I'm not saying it's the best way to do it but it just works.
I did this for a little while, but now I just use org notes on my work computer, and the ios notes app for personal things. Org need not consume everything.
But yeah, otherwise, it's a problem. I've grown very dependent on org and emacs, but access anywhere but my two laptops is kind of painful and kludgy.
I can use BeOrg, but BeOrg seems to have been built to support an orgmode use pattern that is very different from mine.
I can also ssh into my Ubuntu vm from my iPad, and obviously THAT experience is fine, but it's also more of a production than I'd really like if I just want to briefly interact with the org files.
I do keep my ~/org in Dropbox and have a phone app I can use to make quick edits, and which I have used for longer writing on trains and such. But it's definitely not a first-class UI, and I don't try to use it as such.
(On the other hand, I'm getting ready to redo my blog in Jekyll rather than Wordpress, not least to improve the authoring workflow by being able to bring it into Emacs...)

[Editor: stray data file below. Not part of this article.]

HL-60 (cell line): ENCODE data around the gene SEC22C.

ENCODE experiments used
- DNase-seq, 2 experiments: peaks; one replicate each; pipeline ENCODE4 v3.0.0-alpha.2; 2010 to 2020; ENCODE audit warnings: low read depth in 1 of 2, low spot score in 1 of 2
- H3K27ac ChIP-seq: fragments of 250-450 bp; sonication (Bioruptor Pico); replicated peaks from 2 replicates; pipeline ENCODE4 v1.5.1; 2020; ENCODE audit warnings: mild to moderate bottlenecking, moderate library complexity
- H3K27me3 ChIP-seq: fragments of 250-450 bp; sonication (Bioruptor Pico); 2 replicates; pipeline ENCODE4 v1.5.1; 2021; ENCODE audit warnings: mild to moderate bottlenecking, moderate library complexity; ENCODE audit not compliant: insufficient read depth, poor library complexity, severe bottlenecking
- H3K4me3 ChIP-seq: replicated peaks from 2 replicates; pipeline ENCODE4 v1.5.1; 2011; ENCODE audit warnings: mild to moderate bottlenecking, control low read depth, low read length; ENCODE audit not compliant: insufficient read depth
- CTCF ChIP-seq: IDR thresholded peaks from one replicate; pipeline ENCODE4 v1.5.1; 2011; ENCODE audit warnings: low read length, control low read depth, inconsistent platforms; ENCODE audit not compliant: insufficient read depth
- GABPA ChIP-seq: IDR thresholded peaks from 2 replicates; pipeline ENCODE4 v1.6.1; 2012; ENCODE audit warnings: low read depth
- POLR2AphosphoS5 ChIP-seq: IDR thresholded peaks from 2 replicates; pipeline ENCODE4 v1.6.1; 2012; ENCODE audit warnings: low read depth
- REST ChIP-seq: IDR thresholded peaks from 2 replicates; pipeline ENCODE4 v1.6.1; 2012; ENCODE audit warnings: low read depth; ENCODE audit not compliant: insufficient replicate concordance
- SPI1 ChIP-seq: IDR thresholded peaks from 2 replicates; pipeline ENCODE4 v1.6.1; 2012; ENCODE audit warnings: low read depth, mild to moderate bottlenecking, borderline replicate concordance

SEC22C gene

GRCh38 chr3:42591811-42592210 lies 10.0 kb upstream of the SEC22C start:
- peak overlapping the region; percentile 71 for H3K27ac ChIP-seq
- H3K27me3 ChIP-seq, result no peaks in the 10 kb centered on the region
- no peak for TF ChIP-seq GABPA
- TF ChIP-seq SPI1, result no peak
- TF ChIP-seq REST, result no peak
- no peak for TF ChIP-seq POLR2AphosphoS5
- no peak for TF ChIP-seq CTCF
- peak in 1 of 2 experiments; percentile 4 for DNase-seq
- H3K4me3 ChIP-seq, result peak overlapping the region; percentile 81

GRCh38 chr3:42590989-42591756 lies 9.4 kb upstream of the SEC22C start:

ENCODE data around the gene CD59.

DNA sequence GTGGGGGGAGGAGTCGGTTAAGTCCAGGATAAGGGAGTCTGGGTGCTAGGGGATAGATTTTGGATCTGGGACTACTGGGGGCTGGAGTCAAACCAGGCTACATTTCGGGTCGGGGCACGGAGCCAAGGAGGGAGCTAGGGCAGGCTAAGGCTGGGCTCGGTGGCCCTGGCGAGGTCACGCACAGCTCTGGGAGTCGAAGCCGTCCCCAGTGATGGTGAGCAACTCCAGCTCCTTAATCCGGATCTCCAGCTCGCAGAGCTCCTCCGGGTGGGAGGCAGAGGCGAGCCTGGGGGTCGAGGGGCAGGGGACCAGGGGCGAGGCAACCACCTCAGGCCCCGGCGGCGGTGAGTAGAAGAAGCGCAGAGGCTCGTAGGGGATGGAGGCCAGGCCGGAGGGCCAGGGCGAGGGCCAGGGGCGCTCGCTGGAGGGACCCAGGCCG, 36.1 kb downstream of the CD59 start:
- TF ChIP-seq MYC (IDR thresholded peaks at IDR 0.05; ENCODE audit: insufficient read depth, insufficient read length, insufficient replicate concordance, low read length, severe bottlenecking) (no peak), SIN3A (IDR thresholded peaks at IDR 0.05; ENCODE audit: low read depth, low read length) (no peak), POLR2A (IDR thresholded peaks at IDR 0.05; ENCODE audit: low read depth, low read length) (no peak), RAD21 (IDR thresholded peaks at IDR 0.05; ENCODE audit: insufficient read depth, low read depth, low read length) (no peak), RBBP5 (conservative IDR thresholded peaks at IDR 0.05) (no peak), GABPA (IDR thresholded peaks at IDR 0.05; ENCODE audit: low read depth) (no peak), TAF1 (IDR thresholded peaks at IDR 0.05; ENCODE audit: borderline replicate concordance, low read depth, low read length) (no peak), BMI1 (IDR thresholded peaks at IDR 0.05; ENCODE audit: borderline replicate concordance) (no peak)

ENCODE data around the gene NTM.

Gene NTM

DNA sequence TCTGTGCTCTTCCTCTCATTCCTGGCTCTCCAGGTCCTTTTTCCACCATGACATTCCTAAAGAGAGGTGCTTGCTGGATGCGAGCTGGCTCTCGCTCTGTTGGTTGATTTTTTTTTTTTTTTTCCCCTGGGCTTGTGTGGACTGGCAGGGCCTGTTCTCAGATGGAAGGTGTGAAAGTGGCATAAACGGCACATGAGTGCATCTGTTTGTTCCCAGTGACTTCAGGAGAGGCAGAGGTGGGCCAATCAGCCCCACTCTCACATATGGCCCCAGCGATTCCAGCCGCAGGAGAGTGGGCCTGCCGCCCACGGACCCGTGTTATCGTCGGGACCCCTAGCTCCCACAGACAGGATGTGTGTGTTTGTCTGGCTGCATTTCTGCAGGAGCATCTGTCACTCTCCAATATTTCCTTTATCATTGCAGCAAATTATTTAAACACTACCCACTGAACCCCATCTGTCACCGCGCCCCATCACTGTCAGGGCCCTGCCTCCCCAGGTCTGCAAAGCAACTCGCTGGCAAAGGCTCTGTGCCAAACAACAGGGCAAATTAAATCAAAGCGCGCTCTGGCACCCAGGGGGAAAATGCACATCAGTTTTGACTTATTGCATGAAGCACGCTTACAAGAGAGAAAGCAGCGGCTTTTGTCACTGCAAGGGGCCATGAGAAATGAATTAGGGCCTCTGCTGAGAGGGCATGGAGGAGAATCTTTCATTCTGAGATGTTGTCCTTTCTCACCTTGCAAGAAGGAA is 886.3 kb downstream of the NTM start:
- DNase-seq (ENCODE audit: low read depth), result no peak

I use an Exchange calendar for work, and I don't have appointments as part of my agenda in Org. I carry a notebook with me when I'm out and about for jotting things down. Like you, I can get to my corpus of org files via Dropbox from my phone and whatever editor I want to use there, but that's more of an "in a pinch" kind of use case than anything I'd want to do on the regular.
If I need to write something real on the go, I just do it in Notes on the iPad, and then migrate it into org if that's where it needs to go when I'm back at my computer.
I still blog, too, but I use a dedicated tool called MarsEdit on my Mac to do it. I haven't seen a reason to move that into Emacs, though I'm sure it's technically possible.
#+BEGIN_SRC python :var fname="delseepy.png" :var delsee=delsee :results file
import matplotlib.pyplot as plt